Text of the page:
Prairies pack a punch to Ottawa

Alberta and Saskatchewan have courageously taken a leadership role within Canada on these issues for some time, and the rest of the country owes them a debt of gratitude. Pictured: Saskatchewan Minister of Crown Investments Corporation. Photo Credit: Regina Leader-Post/Troy Fleece.

This week has been very eventful in terms of Alberta and Saskatchewan pushing back against the increasingly discredited policies of the federal Liberal government on climate issues. Earlier this week, Alberta Premier Danielle Smith announced that her government was suspending approvals for new “renewable” energy projects while they study issues involved with the current development rules and Alberta’s future energy needs. 

In a comprehensive policy change, Alberta will limit where wind and solar farms can be located in future, with consideration being given to preserving valuable agricultural land instead of allowing it to be covered by solar panels. There will also be a new 35-kilometre buffer zone for protected areas and so-called “pristine viewscapes.”  In other words, picturesque locations will not be permitted to be spoiled by the eyesores of wind turbines and fields of solar panels. Municipalities will also be given a say in where any new installations take place, where they did not have any ability to influence this in the past. It’s only fair that municipal governments be involved in these important decisions. 

Alberta has been a leader in installing wind and solar capacity over the last few years. In 2023, 92 per cent of Canada’s new capacity took place in Alberta, so the notion Alberta is not onside with these energy sources is simply not true. However, recent weather issues have demonstrated yet again how unreliable and intermittent wind and solar power can be. The early January cold snap in Alberta, where temperatures reached a record-breaking -50 C in some locations, the electricity grid came close to failing. This underscored how valuable it is to have reliable baseload power from sources such as nuclear and natural gas. In very cold conditions, it is typical that the wind doesn’t blow, and the sun doesn’t shine, making these energy sources virtually useless. Alberta’s geography is not conductive to hydroelectric power generation, so nuclear and natural gas are the sensible and reliable alternatives. 

In most of the media coverage of the Alberta announcement, the folks quoted were overwhelmingly those from the climate crisis movement, who strenuously opposed this decision. As most of these individuals make their living from government subsidies and the continuation of their green boondoggle, subsidized by taxpayer dollars, so their reaction was fully expected. Federal government sources were also unhappy with this development, even though it is a pragmatic decision for Alberta to make. 

As for Saskatchewan, they chose to air a video this week from the province’s crown investments corporation minister, Dustin Duncan, to announce that not only would Saskatchewan not charge carbon tax on the natural gas Saskatchewan residents use to heat their homes, but it would also not be remitting any tax to Ottawa. The initial decision to stop charging the tax was a response to the federal government creating a “carve out” for Atlantic Canada to not have to pay the carbon tax on heating oil, a heating source only prevalent in the Atlantic provinces, and one which is much less climate-friendly than natural gas.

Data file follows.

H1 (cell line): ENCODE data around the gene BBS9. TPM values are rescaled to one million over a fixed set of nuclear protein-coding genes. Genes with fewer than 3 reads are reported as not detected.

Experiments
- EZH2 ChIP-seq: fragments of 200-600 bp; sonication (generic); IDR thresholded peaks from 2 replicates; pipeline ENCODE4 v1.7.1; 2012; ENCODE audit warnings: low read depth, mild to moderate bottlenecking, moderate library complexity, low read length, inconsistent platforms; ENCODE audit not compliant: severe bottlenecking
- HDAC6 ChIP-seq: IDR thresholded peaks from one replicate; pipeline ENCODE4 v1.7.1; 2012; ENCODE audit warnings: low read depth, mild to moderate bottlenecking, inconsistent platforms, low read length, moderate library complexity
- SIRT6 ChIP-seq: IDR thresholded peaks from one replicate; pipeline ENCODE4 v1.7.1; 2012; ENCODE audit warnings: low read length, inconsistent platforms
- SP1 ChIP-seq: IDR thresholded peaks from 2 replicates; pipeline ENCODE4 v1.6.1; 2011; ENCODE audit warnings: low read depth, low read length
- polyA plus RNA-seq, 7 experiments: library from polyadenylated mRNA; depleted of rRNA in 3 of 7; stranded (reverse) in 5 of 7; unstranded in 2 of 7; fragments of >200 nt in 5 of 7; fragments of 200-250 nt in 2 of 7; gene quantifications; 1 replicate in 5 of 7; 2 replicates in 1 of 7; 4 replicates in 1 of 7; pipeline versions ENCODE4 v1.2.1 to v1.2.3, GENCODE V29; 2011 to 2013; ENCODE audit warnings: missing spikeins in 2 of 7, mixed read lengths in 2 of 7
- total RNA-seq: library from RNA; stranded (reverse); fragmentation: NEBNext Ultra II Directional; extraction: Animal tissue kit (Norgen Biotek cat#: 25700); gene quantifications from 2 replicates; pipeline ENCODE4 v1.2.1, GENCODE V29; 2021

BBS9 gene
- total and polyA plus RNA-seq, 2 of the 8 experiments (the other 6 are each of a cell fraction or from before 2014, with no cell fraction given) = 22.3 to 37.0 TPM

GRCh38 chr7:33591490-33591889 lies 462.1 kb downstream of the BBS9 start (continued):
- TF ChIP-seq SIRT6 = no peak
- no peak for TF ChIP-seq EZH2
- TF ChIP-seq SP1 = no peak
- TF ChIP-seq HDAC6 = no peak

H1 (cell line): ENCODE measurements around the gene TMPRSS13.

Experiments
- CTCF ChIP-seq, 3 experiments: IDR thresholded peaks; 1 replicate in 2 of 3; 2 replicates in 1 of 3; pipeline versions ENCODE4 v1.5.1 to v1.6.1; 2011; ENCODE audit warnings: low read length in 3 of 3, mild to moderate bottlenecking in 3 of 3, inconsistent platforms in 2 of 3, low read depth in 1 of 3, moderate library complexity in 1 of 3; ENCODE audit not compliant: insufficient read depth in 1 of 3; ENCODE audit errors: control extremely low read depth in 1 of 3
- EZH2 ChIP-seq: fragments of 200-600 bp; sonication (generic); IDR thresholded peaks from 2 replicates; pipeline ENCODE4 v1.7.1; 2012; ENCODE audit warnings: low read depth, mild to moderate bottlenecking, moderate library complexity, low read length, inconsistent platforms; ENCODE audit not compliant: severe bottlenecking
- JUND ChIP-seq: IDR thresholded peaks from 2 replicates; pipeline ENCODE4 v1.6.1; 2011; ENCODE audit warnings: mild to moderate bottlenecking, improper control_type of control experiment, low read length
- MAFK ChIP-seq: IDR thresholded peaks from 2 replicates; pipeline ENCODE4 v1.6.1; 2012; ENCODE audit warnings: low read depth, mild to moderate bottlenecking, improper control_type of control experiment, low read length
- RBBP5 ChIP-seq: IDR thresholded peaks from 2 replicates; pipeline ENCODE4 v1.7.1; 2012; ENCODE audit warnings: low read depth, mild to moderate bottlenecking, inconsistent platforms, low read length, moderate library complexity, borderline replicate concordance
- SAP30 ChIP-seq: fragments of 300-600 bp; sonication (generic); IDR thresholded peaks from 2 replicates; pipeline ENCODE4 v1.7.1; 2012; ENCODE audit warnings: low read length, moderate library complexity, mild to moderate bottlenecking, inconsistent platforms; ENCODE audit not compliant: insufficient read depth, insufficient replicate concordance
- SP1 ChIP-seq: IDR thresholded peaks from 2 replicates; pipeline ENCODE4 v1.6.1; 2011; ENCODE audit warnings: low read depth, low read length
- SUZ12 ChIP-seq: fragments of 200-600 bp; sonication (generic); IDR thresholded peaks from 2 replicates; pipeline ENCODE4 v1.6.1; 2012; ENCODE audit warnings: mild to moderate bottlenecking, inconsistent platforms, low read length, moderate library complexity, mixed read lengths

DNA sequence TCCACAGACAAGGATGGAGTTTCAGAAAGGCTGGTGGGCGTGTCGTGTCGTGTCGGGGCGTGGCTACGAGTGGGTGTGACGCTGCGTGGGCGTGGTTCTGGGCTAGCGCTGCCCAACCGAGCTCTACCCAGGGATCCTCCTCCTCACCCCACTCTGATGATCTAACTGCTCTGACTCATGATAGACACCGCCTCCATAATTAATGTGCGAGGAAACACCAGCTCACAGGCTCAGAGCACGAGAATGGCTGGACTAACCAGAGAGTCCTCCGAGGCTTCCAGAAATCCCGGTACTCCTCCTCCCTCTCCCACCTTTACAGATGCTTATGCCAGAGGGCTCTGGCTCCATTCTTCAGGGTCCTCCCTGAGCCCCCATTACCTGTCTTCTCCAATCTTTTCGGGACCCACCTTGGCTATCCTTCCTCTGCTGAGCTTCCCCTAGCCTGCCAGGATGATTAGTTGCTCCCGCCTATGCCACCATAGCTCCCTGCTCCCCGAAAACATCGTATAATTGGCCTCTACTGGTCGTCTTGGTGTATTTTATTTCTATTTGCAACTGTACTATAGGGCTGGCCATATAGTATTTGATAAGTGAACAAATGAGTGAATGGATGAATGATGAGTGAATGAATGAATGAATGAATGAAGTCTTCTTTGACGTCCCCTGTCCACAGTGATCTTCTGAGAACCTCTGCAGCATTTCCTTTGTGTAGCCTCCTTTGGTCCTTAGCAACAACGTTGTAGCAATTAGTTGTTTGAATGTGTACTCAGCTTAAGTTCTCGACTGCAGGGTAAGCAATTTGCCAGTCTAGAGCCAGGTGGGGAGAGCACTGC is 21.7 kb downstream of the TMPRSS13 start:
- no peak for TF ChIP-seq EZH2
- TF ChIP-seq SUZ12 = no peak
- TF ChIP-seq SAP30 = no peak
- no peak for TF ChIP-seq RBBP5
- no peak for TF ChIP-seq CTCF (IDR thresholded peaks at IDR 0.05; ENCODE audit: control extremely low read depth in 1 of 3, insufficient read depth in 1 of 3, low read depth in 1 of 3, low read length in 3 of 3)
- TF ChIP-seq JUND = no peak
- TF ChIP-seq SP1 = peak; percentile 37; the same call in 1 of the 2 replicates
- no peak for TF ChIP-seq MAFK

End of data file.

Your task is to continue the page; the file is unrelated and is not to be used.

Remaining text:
Shortly after the Saskatchewan announcement, federal Minister of Energy and Natural Resources Minister Jonathan Wilkinson stated they would be suspending any carbon tax rebates to Saskatchewan residents in retaliation. Despite the ongoing Liberal claim that these rebates exceed the amount of carbon tax paid for most Canadians – which has been repeatedly disproven by experts – these rebates are so miniscule I can’t imagine too many Saskatchewan residents are broken-hearted that they won’t be receiving them. Also, by this action it seems the federal Liberals have written off the possibility of obtaining any political support in Saskatchewan for the foreseeable future. It’s pretty difficult to feel any sympathy for the Liberals in this conflict, as they have mistreated Saskatchewan and Alberta for years. At this point, the feds deserve everything they’ll get from these two provinces. 

Alberta and Saskatchewan have courageously taken a leadership role within Canada on these issues for some time, and the rest of the country owes them a debt of gratitude. Whether its pursuing legal avenues to question federal legislation that impinges upon provincial jurisdiction or taking on Ottawa directly for policies that do little if anything for the climate but punish Canadians and some provinces that, notably, don’t tend to vote Liberal. The two provinces have commendably been relentless. The fact their legal actions have been successful in the courts on key jurisdictional questions has backed Ottawa off some of its harmful, poorly designed policies and demonstrated the federal Liberals’ sloppiness in understanding federal and provincial jurisdictional matters. 

The two provinces have forced the federal government to reconsider its ideological and impractical approach in a number of areas in which they arrogantly believed they would bulldoze the provinces and all Canadians without repercussions. Actions by Saskatchewan and Alberta have also made a fool of Environment Minister Steven Guilbeault, something he richly deserves. It’s time other provinces got on board with this sensible agenda and shared the heavy lifting.

Your donations help us continue to deliver the news and commentary you want to read. Please consider donating today.

Donate Today


  • Politics

  • Sports

  • Business